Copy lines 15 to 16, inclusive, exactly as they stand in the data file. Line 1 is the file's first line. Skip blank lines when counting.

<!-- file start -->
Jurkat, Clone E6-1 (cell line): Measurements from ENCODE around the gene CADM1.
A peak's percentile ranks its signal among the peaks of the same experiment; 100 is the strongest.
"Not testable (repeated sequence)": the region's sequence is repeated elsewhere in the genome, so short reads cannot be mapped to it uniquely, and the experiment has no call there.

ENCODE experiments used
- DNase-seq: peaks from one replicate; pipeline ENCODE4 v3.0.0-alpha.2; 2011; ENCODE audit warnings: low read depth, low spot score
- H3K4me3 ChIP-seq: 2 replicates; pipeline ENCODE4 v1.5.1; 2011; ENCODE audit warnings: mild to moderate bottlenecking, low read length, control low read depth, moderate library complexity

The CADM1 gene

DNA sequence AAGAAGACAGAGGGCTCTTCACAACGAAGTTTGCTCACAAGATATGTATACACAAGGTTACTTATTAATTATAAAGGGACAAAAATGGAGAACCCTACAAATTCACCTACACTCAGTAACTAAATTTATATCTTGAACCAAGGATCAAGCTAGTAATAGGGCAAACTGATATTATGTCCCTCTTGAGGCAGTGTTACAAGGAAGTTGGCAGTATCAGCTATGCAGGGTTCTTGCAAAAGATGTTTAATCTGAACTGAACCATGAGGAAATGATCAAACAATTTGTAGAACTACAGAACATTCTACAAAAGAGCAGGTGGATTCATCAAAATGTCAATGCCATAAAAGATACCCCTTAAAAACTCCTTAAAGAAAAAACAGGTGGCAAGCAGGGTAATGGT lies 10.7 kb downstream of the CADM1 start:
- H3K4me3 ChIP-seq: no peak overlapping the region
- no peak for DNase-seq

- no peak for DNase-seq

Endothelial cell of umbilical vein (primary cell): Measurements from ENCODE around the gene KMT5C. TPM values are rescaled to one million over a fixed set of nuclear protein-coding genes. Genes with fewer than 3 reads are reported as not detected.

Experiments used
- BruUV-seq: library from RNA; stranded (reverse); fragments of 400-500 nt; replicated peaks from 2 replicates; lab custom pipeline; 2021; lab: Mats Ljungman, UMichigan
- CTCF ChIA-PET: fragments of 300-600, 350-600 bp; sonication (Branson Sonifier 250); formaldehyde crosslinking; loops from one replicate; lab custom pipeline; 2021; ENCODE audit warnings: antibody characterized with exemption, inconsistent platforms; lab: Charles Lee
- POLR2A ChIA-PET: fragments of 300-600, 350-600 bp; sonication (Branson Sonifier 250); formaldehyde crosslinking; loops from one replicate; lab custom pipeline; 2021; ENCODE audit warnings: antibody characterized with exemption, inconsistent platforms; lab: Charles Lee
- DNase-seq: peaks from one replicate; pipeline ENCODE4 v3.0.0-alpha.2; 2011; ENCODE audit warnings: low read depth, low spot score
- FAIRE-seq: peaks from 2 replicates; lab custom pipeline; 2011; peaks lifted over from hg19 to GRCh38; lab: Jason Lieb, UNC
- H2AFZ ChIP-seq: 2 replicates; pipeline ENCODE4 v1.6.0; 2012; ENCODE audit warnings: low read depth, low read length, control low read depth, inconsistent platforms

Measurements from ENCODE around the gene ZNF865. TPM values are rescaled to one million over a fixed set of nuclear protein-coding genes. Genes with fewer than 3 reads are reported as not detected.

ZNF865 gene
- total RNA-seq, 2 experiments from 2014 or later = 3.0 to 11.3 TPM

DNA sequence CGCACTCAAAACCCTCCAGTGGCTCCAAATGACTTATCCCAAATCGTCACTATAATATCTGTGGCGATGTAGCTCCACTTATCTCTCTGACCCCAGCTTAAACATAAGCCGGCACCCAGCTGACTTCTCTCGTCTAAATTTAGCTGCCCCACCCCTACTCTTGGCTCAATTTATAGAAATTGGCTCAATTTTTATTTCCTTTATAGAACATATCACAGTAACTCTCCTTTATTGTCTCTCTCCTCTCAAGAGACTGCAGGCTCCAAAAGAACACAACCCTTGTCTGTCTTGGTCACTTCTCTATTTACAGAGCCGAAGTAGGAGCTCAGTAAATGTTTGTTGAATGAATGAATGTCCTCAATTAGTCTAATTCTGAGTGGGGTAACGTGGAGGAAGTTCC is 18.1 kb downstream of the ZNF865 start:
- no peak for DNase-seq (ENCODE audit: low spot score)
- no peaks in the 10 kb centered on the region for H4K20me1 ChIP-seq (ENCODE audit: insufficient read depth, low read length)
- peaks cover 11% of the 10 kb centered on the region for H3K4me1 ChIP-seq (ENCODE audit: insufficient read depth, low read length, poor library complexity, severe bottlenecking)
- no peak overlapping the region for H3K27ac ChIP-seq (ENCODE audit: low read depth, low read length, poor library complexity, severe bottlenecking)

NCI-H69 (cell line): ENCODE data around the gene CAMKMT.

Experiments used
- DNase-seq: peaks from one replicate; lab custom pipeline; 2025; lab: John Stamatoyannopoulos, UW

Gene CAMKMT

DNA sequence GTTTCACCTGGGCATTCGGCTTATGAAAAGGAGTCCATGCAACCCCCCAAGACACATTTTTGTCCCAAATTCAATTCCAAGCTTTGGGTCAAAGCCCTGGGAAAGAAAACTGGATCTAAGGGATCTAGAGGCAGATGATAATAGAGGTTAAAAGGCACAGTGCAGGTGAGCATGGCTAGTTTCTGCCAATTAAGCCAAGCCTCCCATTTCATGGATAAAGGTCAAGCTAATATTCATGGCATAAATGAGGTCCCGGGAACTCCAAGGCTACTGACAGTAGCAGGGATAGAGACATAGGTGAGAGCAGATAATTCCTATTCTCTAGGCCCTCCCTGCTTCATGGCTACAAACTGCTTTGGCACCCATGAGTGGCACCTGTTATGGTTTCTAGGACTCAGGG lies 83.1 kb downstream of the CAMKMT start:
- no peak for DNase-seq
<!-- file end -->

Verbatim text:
- CTCF ChIA-PET: fragments of 300-600, 350-600 bp; sonication (Branson Sonifier 250); formaldehyde crosslinking; loops from one replicate; lab custom pipeline; 2021; ENCODE audit warnings: antibody characterized with exemption, inconsistent platforms; lab: Charles Lee
- POLR2A ChIA-PET: fragments of 300-600, 350-600 bp; sonication (Branson Sonifier 250); formaldehyde crosslinking; loops from one replicate; lab custom pipeline; 2021; ENCODE audit warnings: antibody characterized with exemption, inconsistent platforms; lab: Charles Lee